We’ve recently spent a long weekend in Wrocław, Poland. It’s an amazing place, and here are some first impressions. The murals reminded me of Buenos Aires.
Back in October, we went to visit one of the top-ten zoos in Austria. It’s called Game park Ernstbrunn, and it’s easily reached by car from Vienna, Bratislava or Breclav (http://www.wildpark-ernstbrunn.at/de/).
Why is it great? Lots and lots of space for the animals. They live in areas which really closely resemble their natural habitat. And you won’t find any exotic (from a European angle) stuff there. Enjoy what woods and mountains in mid-Europe used to offer to the wanderer …
However, there’s even more. It’s very family friendly, so if you rather don’t want to share your deer-experience with a horde of toddlers, don’t go at a weekend. Dogs are welcome as long as they are on a leash.
And then, there are the wolves. The park is home to the Wolf Science Centre (http://www.wolfscience.at/en/), and it’s actually possible to have a very close encounter with those fascinating creatures. Details about times & prices are on their website. This is one of the best zoos I’ve ever been to.
The tiny town of Spišské Podhradie is home to some awesome attractions and also a UNESCO World Heritage site. First of all, there is Spišská Kapitula, or Spiš Chapter House. It is really like a town within a town.
I did a tour of the cathedral. The different styles of altars were all fascinating, tacky at times, beautifully crafted and not allowed to be photographed.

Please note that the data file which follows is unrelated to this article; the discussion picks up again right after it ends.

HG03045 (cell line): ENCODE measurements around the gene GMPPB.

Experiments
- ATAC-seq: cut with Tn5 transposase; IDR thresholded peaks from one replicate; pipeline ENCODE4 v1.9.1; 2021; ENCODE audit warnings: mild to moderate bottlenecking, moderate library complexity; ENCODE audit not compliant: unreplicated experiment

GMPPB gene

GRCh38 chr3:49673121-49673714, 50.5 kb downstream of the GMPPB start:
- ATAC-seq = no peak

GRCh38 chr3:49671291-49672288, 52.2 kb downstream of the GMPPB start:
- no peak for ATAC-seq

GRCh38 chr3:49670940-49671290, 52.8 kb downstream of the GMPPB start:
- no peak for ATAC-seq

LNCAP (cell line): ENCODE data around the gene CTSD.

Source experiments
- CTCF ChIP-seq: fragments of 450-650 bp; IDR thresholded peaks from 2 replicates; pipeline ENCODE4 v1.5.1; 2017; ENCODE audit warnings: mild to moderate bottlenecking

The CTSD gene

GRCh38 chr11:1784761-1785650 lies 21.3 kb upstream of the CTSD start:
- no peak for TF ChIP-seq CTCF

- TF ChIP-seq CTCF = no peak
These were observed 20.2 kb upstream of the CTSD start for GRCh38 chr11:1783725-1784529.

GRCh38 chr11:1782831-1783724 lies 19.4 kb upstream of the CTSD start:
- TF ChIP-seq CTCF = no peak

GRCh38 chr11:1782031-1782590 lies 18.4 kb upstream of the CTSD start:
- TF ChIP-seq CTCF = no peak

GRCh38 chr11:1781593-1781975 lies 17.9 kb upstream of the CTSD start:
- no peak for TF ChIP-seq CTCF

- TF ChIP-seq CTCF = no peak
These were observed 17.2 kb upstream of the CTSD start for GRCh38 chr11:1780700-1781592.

From the hill with the Chapter House on one has several hiking options and some lovely views. One such view is of the other main attraction of the village, Spiš Castle.
To get to the village, you can take one of the many busses going there. I arrived early in the morning to beat the crowds, which turned out to be a rather good idea. In fact, when I got there, it was still foggy, the dew hanging in the cobwebs and I was the only one hiking up to the castle.
Once I had reached the top, the weather played along nicely and the fog lifted. The castle is one of the largest in Europe.
I was there just after they had opened, and it filled up quite quickly. Yes, the place is huge, but there’s a small museum inside which soon became overcrowded. Actors in period costumes put on plays, and craftspeople sold lovely looking merchandise. I was quite fond of pottery items, but for fear of breaking them while walking around I didn’t buy any. Rather, I managed to escape the throngs and enjoyed the quieter parts of the castle.
The castle is divided in a lower and an upper part. Architecturally, the upper one is probably the more exciting. There is just more to see and explore. One has to beware of dangerous animals though.
The lower part is basically an open space surrounded by an enormous wall. It’s open grassland, and signs point out that there can be a number of birds and other animals. I only saw the spermophiles, but plenty of them. All in all, I spent about three hours on the castle grounds, and two or so in the Chapter House. Podhradie is only about 20km from Levoca, so it makes for a nice day trip from there.
A young specimen of Prunella modularis exploring a garden in Pitlochry, Scotland. The name roughly translates as ‘small brown singer’.